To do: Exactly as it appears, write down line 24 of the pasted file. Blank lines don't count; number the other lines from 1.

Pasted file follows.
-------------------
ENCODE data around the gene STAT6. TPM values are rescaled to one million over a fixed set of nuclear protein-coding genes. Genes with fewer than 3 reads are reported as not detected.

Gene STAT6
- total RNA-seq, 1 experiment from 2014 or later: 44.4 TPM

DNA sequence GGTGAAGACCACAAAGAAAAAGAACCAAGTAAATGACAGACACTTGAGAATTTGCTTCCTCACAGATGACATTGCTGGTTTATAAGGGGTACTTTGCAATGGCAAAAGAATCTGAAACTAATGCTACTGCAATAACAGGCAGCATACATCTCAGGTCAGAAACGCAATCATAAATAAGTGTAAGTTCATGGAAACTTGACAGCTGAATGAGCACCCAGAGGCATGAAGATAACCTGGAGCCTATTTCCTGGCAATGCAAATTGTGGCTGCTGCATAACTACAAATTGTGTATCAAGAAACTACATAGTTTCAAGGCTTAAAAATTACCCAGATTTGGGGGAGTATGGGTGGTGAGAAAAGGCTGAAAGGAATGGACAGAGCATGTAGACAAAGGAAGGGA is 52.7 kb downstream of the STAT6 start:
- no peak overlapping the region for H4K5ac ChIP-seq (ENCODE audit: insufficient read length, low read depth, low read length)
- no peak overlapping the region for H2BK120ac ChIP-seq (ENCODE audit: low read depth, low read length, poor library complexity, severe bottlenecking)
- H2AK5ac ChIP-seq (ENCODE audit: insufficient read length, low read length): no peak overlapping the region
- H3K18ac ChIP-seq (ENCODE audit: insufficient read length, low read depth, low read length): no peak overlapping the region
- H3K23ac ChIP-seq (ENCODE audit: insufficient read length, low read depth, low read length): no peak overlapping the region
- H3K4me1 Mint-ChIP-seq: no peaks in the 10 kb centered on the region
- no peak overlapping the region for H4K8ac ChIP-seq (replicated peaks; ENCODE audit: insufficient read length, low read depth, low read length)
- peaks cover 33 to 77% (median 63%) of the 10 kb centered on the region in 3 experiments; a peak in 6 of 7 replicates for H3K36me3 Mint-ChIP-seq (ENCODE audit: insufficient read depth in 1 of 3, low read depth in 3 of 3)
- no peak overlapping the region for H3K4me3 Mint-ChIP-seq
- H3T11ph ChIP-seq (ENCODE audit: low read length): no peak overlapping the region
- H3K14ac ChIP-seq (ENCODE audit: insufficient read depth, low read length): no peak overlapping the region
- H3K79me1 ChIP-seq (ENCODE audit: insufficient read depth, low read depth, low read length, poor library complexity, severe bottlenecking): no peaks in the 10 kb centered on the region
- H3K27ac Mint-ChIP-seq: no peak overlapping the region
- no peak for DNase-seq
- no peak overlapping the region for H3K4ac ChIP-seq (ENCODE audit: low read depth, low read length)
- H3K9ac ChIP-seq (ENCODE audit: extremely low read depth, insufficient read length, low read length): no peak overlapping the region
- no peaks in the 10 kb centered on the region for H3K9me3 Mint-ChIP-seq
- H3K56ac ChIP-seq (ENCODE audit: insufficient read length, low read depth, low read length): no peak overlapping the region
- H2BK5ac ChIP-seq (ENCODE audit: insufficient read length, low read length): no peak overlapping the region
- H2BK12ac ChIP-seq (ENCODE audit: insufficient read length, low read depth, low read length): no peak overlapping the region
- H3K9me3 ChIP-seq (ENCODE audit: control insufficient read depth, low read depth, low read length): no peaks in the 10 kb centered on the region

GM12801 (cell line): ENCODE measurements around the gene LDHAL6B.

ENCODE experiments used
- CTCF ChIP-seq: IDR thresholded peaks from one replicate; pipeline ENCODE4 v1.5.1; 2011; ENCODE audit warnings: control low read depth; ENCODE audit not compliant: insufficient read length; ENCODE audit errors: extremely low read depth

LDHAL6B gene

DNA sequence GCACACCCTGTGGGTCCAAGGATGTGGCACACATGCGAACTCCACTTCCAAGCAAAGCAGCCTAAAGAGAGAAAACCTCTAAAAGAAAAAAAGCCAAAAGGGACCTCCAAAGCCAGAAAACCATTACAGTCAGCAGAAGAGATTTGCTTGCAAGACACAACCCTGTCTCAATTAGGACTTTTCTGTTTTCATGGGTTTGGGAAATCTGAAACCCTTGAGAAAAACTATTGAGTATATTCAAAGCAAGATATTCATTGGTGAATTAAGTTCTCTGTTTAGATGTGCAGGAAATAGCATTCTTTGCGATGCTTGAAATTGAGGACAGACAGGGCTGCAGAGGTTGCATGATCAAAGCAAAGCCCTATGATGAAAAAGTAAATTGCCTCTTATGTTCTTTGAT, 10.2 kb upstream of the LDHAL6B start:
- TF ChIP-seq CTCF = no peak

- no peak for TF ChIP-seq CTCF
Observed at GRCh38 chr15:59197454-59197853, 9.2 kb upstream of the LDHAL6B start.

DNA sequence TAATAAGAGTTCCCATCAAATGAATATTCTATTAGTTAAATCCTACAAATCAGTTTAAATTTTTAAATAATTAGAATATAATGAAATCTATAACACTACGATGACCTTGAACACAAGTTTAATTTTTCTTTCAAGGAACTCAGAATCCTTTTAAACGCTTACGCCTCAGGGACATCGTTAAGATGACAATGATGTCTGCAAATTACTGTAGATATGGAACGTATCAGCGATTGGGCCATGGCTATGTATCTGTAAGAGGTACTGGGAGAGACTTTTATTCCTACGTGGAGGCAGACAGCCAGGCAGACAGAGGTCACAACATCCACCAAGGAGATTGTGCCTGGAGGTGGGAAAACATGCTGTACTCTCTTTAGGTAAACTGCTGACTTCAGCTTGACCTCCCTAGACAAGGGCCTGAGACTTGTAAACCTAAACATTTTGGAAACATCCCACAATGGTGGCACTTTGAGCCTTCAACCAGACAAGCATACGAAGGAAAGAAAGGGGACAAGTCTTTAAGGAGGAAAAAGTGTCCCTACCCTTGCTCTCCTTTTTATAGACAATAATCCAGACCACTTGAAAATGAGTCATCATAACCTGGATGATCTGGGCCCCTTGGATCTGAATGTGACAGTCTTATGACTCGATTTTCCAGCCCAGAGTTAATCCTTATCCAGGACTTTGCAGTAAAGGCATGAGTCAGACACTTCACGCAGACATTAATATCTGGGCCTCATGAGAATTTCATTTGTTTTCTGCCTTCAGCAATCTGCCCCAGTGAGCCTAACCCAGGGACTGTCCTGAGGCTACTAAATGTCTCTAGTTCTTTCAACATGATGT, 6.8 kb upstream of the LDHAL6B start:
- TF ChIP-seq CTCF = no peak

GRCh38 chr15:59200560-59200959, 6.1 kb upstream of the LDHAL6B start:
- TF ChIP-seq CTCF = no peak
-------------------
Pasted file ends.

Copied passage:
- H2BK12ac ChIP-seq (ENCODE audit: insufficient read length, low read depth, low read length): no peak overlapping the region